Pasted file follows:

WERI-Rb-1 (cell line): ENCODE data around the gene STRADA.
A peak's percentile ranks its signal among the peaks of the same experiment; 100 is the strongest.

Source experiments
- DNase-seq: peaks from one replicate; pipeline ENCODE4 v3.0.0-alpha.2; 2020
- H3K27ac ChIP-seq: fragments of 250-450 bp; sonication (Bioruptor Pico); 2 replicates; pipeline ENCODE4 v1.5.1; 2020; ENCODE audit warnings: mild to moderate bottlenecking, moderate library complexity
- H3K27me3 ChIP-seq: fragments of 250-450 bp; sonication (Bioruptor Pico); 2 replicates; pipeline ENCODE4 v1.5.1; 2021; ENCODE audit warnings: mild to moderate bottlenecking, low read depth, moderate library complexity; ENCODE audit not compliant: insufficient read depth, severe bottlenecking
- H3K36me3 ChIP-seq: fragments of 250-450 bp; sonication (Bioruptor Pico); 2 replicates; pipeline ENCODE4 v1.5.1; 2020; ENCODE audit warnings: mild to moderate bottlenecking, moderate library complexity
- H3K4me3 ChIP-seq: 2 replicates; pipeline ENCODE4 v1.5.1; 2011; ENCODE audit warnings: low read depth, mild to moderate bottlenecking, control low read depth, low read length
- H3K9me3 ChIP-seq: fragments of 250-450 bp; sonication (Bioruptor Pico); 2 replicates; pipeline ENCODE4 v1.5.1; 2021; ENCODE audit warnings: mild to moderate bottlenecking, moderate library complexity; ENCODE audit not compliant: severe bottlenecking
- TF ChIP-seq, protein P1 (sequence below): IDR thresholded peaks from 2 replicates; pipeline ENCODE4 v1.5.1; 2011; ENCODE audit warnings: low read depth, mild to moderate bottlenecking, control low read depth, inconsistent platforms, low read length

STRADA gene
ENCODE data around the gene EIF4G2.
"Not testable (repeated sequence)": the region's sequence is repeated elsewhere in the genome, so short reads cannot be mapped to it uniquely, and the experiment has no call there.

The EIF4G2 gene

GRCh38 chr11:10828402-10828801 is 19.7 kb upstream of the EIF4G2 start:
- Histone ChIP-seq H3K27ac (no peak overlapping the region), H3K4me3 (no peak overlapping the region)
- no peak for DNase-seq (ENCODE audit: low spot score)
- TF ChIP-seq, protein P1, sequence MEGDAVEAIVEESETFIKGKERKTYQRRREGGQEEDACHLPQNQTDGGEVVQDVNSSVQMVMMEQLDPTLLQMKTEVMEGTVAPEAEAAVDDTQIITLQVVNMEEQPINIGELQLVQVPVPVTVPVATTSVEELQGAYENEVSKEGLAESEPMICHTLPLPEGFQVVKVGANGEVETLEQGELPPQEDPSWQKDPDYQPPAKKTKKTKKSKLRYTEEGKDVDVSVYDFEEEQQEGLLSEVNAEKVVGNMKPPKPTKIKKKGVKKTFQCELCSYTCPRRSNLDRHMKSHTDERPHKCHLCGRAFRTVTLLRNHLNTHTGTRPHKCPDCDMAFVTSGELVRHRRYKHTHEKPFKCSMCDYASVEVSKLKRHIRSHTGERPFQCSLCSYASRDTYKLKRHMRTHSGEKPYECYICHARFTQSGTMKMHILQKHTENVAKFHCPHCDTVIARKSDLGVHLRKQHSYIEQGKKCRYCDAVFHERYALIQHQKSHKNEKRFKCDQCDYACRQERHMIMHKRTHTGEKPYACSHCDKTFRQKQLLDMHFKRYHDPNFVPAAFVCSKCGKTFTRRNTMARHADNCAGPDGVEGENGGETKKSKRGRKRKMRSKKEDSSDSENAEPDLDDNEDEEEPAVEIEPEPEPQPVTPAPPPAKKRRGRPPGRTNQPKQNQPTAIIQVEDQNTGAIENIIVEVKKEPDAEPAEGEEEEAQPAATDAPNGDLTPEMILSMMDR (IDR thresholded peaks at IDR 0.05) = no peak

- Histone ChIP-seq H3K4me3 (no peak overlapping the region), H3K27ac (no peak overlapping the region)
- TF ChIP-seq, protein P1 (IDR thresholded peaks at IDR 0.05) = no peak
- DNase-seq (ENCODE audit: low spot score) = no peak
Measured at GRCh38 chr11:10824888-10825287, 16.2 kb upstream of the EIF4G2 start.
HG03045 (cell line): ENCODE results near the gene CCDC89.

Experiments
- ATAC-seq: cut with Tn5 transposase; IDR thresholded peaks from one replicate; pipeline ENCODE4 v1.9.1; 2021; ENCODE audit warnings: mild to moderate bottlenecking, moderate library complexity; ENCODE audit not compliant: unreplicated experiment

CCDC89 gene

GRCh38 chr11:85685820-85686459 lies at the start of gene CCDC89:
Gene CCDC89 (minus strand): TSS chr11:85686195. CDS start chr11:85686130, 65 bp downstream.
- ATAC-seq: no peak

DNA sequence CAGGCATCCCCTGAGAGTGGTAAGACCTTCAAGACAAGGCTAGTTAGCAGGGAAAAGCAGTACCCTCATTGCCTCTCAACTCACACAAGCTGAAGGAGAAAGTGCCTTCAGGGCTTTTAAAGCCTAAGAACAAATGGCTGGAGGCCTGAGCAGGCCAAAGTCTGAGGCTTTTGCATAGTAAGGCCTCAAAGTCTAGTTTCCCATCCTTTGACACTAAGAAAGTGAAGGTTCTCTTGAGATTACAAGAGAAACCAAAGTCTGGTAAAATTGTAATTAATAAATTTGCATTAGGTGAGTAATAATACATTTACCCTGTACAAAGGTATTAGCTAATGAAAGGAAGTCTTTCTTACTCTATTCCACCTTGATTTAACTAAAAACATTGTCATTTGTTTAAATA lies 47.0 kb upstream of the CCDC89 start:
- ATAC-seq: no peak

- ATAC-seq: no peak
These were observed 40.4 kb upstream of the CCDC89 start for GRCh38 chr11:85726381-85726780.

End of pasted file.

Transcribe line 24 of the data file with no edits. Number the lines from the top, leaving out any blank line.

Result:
Experiments